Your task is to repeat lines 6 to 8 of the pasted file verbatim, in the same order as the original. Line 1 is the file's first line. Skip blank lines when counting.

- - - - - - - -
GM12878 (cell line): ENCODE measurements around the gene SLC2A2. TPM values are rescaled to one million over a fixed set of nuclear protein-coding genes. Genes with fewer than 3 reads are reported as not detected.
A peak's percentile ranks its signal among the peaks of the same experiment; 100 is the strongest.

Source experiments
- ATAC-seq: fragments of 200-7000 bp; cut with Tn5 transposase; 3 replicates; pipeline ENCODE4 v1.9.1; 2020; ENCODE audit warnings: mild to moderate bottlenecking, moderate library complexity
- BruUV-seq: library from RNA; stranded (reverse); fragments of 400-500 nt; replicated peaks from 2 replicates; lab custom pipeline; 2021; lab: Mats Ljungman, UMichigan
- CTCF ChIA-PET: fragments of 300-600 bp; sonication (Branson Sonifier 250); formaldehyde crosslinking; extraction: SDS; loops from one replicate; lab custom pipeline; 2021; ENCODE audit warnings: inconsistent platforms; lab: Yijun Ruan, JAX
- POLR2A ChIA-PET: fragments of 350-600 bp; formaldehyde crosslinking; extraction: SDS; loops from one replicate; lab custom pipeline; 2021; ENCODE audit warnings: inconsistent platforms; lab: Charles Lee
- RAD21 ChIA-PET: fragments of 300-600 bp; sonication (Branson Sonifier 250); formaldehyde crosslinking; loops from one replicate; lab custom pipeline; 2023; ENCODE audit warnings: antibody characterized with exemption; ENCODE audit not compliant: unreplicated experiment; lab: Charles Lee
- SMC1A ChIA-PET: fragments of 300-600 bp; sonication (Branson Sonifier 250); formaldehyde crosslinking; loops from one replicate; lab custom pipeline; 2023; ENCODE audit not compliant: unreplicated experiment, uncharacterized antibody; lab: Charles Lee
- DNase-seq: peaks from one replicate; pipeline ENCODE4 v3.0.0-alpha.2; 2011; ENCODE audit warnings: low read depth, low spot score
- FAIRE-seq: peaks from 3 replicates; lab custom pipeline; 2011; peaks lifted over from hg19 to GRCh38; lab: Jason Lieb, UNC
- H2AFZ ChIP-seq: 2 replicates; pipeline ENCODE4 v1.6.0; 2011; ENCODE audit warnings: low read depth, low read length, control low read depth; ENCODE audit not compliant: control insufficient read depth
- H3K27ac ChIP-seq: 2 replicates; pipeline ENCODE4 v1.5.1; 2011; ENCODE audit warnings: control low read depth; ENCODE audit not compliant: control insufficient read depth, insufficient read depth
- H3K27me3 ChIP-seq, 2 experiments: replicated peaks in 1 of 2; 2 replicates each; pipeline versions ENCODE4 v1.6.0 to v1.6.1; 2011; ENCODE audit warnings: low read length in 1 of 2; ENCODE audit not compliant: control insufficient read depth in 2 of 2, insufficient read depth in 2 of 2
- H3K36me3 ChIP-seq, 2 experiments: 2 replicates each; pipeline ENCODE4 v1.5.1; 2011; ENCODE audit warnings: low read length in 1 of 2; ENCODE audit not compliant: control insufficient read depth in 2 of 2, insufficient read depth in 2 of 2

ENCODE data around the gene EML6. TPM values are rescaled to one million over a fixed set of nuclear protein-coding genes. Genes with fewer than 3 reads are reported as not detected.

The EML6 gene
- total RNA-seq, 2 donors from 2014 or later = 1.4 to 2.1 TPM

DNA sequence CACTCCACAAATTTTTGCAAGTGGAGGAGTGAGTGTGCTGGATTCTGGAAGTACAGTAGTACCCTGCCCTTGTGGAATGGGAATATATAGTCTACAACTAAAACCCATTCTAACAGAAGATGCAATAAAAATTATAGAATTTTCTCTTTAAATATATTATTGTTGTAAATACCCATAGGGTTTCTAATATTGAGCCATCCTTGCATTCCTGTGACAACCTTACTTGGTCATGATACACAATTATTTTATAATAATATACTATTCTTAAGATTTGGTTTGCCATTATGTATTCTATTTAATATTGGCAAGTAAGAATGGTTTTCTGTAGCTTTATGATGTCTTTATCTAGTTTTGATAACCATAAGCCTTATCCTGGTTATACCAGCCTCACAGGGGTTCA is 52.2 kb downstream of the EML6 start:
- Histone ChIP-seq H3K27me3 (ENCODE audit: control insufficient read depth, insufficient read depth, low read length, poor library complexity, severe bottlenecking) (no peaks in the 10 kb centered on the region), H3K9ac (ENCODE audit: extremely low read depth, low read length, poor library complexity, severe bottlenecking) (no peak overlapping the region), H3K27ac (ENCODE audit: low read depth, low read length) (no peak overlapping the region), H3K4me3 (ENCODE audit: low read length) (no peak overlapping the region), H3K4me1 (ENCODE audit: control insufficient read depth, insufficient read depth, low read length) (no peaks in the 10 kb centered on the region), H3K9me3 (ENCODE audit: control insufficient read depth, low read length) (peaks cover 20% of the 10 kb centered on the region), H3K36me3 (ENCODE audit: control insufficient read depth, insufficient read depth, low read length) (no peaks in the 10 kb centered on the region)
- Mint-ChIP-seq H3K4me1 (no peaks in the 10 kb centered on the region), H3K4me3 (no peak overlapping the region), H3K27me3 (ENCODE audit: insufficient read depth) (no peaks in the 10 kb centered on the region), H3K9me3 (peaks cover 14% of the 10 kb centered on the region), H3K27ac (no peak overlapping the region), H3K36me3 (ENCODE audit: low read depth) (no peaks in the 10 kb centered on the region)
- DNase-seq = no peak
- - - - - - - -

- CTCF ChIA-PET: fragments of 300-600 bp; sonication (Branson Sonifier 250); formaldehyde crosslinking; extraction: SDS; loops from one replicate; lab custom pipeline; 2021; ENCODE audit warnings: inconsistent platforms; lab: Yijun Ruan, JAX
- POLR2A ChIA-PET: fragments of 350-600 bp; formaldehyde crosslinking; extraction: SDS; loops from one replicate; lab custom pipeline; 2021; ENCODE audit warnings: inconsistent platforms; lab: Charles Lee
- RAD21 ChIA-PET: fragments of 300-600 bp; sonication (Branson Sonifier 250); formaldehyde crosslinking; loops from one replicate; lab custom pipeline; 2023; ENCODE audit warnings: antibody characterized with exemption; ENCODE audit not compliant: unreplicated experiment; lab: Charles Lee